From the Ziggy Stardust era to the move to Los Angeles and the ‘plastic soul’ era of ‘Young Americans’, the drug-addled period and ill-advised flirtation with fascism in the ‘Thin White Duke’ business a year later, then the work in Berlin and Montreux on the ‘Low’, ‘Heroes’ and ‘Lodger’ albums, Bowie reflected and encapsulated not only various musical trends but also various social and political themes. On the other hand, surely only his most devoted fans would be able to argue against the theory that much of his work was slick, very calculated and often rather pretentious. Doggett realises this, and although evidently a fan, he is rightly critical about much of what comes under his microscope in these pages. ‘Sound and Vision’, a hit single early in 1977, is seen as an admission by its creator that his creative vision had disappeared, so he used a confession of artistic bankruptcy to spark his muse back to life. Only a year earlier, he had admitted that he did not know how much longer his albums would sell as he planned they would become more diversified, more extreme and radical – and he didn’t care.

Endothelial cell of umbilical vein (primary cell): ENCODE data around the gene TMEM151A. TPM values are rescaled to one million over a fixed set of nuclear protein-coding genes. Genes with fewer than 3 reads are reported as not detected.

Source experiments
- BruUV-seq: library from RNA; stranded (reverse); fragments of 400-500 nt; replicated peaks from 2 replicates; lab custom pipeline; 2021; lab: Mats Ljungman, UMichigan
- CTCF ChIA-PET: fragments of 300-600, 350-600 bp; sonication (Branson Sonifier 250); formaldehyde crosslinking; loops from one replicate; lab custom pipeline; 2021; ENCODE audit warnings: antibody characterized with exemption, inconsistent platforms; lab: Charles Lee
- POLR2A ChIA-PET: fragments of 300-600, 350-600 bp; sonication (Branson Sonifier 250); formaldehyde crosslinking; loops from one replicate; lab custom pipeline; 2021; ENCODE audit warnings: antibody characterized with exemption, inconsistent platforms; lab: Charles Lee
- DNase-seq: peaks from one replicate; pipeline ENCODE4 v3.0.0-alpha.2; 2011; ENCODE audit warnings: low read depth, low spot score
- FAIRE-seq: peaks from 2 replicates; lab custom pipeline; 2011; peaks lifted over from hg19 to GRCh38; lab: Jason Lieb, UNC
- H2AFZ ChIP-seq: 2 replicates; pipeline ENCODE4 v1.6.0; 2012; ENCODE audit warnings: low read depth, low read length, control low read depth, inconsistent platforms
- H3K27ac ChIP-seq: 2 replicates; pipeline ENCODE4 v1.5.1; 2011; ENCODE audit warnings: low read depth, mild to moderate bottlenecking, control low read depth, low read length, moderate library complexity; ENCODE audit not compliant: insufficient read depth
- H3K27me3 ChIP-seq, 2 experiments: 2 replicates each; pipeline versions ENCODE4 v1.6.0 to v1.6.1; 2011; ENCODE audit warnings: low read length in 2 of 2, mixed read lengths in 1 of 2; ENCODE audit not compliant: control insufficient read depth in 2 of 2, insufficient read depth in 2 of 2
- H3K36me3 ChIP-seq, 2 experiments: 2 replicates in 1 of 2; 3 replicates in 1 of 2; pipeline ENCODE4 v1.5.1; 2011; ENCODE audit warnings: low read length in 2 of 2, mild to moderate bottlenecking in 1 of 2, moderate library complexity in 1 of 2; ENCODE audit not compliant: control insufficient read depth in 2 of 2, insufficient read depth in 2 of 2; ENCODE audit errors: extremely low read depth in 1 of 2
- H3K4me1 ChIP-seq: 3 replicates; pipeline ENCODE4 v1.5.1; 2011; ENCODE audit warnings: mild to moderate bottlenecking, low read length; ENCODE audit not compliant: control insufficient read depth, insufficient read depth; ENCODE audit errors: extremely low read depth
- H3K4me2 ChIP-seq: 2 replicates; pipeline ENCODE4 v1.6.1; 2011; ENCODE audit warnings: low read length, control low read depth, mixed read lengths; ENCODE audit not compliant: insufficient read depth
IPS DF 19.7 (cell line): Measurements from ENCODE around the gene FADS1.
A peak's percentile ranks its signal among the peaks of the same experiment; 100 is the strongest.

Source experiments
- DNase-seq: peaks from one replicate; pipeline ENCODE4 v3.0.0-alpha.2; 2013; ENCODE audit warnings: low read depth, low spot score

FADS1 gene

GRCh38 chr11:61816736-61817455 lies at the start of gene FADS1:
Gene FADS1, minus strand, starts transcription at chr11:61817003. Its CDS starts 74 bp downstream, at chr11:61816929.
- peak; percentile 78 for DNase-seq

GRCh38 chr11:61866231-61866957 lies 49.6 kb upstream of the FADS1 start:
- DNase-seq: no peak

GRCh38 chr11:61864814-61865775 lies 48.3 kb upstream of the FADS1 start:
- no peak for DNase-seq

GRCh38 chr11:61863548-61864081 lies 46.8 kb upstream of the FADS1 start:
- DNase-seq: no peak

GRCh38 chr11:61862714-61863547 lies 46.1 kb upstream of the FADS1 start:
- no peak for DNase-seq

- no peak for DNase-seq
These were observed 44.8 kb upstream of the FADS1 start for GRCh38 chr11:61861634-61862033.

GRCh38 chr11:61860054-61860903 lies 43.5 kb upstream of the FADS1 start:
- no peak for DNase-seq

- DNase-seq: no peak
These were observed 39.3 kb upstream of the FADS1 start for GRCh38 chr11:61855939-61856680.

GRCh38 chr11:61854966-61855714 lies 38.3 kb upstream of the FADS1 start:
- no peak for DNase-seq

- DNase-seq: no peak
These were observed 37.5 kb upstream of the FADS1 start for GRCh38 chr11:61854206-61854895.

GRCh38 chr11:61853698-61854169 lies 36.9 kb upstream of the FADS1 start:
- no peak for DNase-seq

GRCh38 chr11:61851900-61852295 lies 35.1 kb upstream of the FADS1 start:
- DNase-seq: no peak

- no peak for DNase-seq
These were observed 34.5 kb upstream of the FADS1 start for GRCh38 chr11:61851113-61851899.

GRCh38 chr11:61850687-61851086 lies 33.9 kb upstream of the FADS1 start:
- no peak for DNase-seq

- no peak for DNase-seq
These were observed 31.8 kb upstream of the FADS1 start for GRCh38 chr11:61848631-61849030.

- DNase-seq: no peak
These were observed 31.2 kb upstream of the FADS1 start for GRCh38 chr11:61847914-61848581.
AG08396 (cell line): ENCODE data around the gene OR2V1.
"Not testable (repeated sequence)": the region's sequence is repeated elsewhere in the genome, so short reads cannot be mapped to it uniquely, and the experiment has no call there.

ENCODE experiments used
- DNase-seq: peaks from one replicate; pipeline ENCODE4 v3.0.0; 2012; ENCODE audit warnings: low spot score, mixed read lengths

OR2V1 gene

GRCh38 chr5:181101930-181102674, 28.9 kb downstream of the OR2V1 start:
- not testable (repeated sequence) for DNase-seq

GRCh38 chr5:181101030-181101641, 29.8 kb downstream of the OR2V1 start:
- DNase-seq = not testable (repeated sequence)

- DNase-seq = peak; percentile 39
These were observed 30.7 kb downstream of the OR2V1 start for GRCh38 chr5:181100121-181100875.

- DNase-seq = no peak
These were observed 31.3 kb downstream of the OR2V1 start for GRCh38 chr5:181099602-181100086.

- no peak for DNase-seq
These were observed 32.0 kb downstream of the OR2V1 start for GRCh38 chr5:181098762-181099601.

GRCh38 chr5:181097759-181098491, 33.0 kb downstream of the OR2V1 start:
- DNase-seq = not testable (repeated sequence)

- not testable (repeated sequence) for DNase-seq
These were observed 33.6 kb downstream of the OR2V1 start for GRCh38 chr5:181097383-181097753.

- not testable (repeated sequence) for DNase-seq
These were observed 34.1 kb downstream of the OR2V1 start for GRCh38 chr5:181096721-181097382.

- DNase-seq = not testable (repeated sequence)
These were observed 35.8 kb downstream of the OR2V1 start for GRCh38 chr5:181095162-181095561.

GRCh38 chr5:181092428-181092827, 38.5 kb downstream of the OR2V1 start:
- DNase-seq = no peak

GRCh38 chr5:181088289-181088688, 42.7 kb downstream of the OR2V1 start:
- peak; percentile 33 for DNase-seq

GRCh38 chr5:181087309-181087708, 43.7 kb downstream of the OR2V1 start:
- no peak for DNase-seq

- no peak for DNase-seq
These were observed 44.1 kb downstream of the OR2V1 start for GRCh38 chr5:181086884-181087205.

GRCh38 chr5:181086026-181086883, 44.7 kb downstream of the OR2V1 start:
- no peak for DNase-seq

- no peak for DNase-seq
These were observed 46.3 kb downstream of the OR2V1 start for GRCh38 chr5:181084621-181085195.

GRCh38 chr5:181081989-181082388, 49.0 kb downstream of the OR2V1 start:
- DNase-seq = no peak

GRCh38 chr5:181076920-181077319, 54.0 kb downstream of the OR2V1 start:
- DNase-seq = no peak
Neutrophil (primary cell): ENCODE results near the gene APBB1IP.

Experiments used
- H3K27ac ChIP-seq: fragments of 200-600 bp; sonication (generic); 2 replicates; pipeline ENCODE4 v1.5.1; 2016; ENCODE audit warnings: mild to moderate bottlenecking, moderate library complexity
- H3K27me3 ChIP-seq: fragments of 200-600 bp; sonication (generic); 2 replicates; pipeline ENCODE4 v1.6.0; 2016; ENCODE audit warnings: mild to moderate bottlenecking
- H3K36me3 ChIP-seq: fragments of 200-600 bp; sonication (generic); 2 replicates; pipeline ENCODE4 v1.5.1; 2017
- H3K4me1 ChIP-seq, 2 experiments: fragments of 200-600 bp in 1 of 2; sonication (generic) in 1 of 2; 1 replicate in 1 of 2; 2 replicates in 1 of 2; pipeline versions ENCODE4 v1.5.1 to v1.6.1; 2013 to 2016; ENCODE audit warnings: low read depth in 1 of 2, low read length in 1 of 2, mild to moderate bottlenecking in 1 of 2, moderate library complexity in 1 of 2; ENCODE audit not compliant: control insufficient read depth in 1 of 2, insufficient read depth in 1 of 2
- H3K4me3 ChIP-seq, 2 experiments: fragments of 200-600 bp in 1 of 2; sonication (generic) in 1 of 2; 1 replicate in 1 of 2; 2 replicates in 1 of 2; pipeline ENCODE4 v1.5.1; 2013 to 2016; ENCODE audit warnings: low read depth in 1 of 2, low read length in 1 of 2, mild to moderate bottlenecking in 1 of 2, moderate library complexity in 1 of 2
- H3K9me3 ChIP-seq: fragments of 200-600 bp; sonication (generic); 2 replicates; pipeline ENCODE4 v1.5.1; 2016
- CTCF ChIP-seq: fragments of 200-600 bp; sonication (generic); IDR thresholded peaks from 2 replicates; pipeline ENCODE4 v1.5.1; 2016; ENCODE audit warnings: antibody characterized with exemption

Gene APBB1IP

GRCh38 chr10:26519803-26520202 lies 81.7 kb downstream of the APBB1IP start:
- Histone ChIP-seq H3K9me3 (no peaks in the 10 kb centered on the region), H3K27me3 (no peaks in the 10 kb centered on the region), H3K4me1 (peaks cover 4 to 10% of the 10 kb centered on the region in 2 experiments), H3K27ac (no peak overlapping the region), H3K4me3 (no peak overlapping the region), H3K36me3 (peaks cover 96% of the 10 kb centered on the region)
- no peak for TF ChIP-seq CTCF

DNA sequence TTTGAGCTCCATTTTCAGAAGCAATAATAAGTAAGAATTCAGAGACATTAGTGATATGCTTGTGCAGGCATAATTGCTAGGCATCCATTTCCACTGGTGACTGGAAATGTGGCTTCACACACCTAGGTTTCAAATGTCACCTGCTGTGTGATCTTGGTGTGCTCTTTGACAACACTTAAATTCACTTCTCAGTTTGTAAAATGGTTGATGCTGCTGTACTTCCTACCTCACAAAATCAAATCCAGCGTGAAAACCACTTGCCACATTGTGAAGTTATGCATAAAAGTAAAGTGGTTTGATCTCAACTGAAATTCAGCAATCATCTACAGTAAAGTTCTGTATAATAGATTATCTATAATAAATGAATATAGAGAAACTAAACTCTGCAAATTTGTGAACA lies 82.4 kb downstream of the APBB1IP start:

Some historians of popular culture suggest that the 1970s really came to an end in 1980 with the killing of John Lennon. If that is the case, Doggett evidently goes along with this. It was probably true in the case of Bowie’s career, as the release of his 1980 album ‘Scary Monsters and Super Creeps’ was the end of an era for him as well. In its best-known track, the chart-topping single ‘Ashes to Ashes’, Bowie suggested that his alter ego Major Tom, who had become a junkie and had never done anything good, bad or out of the blue. Was this life imitating art, maybe? The ‘Scary Monsters’ album ended with the sound of a tape running off the reel, as if he was telling the listeners, ‘That’s it, I have nothing left to offer you.’